Friday, December 07, 2007

Australia reverses recent Kyoto commitment

Australia is one of the countries that has refused to sign the Kyoto treaty committing to a severe cut back in the greenhouse gas emissions. Like the US. But they elected a new liberal prime minister two weeks ago. New Prime Minister Kevin Rudd immediately announced that his government would join the enlightened and sign. He sent 4 or 5 cabinet-level ministers to the United Nations Climate Change Conference in Bali this week. They stated Australia's new commitment to reduce emissions below the 1990 level by 25-40 per cent by 2020. Then Rudd took it back. Took it back? Yes. The electric-generation companies told him that this cut back would increase electricity costs more than 20 per cent because the green technology won't be available for another 10 years. The Herald-Sun reports:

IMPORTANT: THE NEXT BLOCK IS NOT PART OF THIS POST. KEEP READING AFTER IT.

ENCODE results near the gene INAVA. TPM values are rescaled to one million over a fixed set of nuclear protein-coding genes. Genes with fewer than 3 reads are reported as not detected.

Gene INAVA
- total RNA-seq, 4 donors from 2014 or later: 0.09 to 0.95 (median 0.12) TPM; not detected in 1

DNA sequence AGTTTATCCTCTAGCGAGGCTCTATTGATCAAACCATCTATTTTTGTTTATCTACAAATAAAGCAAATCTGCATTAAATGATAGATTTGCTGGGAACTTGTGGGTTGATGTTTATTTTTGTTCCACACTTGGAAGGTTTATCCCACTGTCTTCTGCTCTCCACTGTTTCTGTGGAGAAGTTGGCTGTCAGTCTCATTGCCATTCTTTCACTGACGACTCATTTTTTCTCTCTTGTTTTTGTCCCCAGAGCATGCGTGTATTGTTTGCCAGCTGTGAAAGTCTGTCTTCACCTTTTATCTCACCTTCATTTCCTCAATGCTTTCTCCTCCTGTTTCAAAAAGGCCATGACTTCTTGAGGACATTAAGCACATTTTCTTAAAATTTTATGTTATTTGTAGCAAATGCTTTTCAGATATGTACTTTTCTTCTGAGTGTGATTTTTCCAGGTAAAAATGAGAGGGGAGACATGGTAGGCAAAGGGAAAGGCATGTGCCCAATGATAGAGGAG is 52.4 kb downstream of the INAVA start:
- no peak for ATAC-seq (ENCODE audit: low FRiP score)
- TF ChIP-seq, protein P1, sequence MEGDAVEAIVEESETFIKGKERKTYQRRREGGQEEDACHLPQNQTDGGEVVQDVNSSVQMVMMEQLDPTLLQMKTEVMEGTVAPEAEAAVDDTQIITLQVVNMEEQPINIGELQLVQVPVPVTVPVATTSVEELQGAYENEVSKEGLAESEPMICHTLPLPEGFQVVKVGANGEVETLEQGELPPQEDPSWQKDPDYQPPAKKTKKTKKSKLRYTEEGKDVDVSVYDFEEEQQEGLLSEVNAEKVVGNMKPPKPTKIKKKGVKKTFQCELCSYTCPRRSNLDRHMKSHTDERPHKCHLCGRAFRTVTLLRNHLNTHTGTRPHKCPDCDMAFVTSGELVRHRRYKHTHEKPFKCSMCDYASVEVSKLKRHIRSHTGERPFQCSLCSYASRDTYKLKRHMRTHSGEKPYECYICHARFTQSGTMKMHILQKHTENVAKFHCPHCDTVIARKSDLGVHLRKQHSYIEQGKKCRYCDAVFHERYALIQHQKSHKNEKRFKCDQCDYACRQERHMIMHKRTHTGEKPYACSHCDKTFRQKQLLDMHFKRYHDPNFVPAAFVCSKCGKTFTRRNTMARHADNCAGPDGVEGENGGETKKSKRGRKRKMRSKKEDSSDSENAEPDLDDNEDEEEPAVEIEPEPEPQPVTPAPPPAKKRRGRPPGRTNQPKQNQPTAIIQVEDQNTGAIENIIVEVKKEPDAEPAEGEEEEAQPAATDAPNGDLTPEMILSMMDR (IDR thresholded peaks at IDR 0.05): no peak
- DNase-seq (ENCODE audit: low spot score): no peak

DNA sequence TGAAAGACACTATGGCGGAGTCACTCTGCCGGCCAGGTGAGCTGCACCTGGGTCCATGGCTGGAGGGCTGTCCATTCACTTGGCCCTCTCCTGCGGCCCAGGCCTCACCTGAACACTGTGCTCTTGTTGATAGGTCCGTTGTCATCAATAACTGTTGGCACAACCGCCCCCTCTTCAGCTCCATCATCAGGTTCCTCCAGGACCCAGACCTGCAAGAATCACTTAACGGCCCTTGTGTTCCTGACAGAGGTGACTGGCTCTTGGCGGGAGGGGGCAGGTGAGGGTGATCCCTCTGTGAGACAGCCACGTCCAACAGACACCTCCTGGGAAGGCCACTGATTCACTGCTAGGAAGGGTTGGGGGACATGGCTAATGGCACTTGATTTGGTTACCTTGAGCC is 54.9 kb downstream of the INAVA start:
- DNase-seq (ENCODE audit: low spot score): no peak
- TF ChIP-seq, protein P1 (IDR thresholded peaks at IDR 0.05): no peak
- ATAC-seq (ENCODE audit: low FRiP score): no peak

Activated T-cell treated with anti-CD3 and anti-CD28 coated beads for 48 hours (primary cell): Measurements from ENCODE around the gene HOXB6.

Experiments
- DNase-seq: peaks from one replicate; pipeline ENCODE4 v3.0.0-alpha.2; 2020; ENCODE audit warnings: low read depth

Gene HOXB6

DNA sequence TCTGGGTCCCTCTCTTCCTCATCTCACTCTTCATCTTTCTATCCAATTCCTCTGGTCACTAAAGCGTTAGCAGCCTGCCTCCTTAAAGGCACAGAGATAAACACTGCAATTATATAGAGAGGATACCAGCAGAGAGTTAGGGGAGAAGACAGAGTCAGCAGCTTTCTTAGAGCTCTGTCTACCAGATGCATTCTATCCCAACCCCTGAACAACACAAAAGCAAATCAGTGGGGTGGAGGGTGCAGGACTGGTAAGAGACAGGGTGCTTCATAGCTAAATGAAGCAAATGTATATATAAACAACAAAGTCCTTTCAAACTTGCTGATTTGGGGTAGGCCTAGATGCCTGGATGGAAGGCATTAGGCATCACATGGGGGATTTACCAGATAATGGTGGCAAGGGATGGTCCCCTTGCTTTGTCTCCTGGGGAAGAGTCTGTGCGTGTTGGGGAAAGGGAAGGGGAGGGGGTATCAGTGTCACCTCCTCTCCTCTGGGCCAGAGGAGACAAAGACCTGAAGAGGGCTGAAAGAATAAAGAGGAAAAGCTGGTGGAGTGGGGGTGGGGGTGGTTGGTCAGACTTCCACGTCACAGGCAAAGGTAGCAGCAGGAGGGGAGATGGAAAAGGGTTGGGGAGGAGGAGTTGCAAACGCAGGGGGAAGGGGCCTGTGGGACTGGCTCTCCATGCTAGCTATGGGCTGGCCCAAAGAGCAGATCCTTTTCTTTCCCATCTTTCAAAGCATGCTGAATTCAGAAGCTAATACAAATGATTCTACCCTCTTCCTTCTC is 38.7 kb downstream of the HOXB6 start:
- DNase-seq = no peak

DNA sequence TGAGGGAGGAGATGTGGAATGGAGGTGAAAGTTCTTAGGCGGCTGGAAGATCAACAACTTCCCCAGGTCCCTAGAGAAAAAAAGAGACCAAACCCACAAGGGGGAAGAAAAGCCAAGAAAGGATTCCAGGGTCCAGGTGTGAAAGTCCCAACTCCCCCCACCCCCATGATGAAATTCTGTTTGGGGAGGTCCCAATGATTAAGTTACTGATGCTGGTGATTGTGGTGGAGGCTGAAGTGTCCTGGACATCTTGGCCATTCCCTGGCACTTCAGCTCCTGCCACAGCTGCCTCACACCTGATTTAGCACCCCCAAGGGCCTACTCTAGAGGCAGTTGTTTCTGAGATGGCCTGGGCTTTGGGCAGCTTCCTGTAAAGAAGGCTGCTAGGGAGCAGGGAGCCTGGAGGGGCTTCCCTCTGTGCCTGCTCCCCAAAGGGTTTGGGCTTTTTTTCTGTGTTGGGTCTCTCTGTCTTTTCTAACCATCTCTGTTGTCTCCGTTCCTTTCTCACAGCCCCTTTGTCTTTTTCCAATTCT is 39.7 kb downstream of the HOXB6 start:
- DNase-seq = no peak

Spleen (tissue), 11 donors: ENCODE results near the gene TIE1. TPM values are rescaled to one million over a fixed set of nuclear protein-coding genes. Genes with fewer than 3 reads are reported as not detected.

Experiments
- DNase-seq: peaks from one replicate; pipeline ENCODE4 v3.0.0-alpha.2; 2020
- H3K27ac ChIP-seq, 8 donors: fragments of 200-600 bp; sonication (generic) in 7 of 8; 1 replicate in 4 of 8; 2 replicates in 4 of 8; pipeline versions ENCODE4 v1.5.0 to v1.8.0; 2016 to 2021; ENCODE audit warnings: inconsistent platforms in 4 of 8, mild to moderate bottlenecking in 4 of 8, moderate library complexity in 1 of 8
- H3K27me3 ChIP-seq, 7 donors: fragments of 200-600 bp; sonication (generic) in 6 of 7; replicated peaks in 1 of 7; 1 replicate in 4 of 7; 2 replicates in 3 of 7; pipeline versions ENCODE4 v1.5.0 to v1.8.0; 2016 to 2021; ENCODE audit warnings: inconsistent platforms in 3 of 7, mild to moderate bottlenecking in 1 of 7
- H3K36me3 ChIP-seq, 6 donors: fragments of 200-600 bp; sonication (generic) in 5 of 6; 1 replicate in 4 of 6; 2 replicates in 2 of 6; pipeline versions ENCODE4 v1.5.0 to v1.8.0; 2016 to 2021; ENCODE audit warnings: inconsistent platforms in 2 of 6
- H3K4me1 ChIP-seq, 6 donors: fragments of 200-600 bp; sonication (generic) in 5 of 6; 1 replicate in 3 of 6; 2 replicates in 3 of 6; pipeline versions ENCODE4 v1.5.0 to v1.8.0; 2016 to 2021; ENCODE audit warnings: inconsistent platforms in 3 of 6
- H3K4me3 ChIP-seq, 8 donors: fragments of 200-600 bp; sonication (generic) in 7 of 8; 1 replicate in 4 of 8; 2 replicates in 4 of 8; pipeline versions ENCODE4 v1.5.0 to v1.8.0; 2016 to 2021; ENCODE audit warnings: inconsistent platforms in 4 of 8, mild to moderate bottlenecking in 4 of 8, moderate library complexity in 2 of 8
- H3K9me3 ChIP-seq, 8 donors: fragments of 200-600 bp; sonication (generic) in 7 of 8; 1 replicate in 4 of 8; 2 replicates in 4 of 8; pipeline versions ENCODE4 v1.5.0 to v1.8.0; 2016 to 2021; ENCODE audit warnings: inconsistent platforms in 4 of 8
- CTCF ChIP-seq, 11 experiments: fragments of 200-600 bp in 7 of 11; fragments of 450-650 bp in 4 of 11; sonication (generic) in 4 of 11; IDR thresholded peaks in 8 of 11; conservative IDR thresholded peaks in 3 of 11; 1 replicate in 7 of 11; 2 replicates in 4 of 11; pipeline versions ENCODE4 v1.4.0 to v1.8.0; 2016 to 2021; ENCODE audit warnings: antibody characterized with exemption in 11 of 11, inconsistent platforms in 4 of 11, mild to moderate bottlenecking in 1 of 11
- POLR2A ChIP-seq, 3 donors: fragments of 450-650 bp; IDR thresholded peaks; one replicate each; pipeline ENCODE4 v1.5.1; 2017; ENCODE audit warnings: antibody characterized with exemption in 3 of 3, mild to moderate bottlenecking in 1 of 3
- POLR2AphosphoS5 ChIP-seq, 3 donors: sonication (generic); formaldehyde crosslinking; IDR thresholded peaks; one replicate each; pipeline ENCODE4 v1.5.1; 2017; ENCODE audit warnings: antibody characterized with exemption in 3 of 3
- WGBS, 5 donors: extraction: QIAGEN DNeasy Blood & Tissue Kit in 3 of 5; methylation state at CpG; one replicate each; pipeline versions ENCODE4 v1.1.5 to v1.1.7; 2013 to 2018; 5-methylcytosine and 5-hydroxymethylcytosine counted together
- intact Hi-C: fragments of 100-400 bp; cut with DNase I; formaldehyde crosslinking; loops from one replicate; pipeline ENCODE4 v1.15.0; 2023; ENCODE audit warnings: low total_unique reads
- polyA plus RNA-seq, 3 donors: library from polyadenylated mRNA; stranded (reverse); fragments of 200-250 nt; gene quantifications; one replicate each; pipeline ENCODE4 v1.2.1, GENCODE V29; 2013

"You are dependent on yet-to-be delivered technology," he said. "The community needs to be aware cuts of this magnitude will come at considerable cost and it's difficult to know how exactly it will be delivered."
Talk is cheap. They counted the cost and backed down. Wise. My guess is that they also looked at what the countries that signed Kyoto have done. Most of them have increased CO2 levels, while the US has reduced ours. The US attained "1.3 percent decline in the amount of heat-trapping carbon dioxide released in 2006 from energy-related sources." Versus "German emissions rose 0.6% while overall EU emissions went up by 1%-1.5% because of resumed growth in the eurozone." Again, talk is cheap. The Europeans are talking, but not acting.

No comments: